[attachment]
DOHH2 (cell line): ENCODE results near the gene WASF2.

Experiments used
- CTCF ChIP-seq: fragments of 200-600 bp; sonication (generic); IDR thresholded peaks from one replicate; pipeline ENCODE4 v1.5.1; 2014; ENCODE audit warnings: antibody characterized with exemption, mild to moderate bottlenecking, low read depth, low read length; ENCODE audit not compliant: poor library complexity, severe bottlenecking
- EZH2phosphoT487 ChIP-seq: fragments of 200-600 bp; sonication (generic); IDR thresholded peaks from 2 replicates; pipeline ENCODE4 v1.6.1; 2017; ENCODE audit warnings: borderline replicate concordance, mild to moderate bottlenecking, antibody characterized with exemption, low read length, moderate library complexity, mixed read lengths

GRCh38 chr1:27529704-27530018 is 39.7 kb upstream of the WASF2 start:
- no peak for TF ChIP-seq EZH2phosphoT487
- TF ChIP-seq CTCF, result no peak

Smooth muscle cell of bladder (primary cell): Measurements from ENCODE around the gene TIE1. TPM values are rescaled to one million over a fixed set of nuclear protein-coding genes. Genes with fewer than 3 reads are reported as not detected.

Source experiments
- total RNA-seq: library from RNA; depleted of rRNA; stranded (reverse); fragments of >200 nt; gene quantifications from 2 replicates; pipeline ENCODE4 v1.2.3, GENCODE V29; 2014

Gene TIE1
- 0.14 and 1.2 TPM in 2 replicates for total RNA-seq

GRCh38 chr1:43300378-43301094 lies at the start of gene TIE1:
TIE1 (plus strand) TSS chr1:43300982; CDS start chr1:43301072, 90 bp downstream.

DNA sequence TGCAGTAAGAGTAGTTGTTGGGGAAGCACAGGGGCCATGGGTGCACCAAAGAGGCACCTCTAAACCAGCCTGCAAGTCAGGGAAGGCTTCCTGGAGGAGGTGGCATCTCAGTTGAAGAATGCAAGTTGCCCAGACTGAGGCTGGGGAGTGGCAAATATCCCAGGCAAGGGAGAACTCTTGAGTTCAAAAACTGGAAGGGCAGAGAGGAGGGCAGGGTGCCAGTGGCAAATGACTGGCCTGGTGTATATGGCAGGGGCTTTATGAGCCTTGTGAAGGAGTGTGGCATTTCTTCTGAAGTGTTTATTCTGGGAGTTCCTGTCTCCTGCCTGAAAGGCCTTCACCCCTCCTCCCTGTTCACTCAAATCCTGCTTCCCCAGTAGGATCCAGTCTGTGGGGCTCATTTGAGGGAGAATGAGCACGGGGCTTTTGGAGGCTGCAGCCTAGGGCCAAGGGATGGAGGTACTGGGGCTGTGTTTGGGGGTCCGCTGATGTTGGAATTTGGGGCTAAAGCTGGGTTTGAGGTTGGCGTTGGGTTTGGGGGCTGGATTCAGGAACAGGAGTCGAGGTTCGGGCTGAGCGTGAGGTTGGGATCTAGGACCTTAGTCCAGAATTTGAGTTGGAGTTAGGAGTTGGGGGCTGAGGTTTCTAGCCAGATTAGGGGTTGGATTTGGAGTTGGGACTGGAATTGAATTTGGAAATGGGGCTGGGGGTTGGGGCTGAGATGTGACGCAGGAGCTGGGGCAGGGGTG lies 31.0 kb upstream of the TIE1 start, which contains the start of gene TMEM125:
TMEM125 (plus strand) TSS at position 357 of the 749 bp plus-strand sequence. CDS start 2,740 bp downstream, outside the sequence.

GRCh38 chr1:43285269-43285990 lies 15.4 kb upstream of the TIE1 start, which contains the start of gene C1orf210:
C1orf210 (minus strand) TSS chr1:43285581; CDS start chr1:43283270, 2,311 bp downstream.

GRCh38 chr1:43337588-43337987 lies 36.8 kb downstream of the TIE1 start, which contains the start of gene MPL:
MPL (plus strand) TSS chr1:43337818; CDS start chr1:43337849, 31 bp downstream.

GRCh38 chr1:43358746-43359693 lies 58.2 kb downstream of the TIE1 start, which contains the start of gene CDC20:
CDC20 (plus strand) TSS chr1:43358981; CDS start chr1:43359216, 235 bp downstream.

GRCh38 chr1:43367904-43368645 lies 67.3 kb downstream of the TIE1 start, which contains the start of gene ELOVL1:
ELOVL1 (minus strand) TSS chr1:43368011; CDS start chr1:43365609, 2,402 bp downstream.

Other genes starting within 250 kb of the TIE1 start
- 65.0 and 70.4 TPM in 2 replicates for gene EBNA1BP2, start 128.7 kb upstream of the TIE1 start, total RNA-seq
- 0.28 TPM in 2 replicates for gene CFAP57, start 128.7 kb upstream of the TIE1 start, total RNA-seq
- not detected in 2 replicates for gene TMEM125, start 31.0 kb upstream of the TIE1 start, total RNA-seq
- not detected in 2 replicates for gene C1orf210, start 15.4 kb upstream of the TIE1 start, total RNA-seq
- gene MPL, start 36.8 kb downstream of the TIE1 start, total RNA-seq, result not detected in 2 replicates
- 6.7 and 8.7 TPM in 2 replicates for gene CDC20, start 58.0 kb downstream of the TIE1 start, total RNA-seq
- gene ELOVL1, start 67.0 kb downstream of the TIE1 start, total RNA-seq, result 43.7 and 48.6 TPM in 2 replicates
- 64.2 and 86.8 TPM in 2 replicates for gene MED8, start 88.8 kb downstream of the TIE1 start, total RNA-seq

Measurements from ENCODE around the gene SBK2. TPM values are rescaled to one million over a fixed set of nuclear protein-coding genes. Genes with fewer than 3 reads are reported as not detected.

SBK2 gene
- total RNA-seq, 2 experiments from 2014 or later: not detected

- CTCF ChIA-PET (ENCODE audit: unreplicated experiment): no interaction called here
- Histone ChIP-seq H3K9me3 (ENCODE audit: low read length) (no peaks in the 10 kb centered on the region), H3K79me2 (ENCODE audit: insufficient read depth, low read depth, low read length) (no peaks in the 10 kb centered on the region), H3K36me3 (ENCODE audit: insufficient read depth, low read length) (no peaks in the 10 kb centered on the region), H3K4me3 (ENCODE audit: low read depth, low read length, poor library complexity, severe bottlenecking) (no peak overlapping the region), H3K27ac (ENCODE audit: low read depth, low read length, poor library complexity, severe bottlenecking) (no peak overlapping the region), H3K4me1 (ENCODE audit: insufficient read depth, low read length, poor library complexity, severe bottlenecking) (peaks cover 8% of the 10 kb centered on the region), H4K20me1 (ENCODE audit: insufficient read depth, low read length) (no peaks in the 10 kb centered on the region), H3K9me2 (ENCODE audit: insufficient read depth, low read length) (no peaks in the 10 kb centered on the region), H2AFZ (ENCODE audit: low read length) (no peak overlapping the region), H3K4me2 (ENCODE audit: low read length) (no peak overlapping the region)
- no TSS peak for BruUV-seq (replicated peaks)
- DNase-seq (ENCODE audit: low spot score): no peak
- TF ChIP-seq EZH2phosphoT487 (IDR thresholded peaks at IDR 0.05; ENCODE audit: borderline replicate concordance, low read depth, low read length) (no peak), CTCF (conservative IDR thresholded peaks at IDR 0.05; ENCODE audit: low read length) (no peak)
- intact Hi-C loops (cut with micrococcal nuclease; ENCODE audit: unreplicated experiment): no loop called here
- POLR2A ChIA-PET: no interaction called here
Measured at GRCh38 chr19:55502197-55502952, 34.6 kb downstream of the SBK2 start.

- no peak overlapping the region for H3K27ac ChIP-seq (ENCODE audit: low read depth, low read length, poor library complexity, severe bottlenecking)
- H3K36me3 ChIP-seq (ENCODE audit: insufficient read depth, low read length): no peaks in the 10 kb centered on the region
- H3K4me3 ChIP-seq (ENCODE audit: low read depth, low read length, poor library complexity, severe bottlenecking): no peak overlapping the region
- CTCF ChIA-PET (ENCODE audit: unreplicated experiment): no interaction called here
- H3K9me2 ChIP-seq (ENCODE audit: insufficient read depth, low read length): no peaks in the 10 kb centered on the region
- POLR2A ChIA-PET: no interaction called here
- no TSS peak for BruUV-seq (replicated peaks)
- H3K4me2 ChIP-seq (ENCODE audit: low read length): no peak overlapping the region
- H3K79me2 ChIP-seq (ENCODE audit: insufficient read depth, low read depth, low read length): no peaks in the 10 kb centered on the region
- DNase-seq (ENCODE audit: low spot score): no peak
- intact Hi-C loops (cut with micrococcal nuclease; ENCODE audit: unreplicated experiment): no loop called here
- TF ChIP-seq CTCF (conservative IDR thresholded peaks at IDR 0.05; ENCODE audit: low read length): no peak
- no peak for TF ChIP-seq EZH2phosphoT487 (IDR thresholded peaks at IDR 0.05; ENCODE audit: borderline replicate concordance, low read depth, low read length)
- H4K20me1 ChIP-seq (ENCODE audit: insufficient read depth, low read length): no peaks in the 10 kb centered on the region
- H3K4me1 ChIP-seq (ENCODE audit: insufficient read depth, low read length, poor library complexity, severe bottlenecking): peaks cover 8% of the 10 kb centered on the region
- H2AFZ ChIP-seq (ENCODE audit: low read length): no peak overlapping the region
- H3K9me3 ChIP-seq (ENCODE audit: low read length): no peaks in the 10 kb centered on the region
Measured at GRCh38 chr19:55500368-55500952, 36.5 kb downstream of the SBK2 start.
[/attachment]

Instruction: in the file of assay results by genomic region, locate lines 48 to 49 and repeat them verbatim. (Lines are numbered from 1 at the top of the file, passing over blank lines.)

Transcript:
- CTCF ChIA-PET (ENCODE audit: unreplicated experiment): no interaction called here
- H3K9me2 ChIP-seq (ENCODE audit: insufficient read depth, low read length): no peaks in the 10 kb centered on the region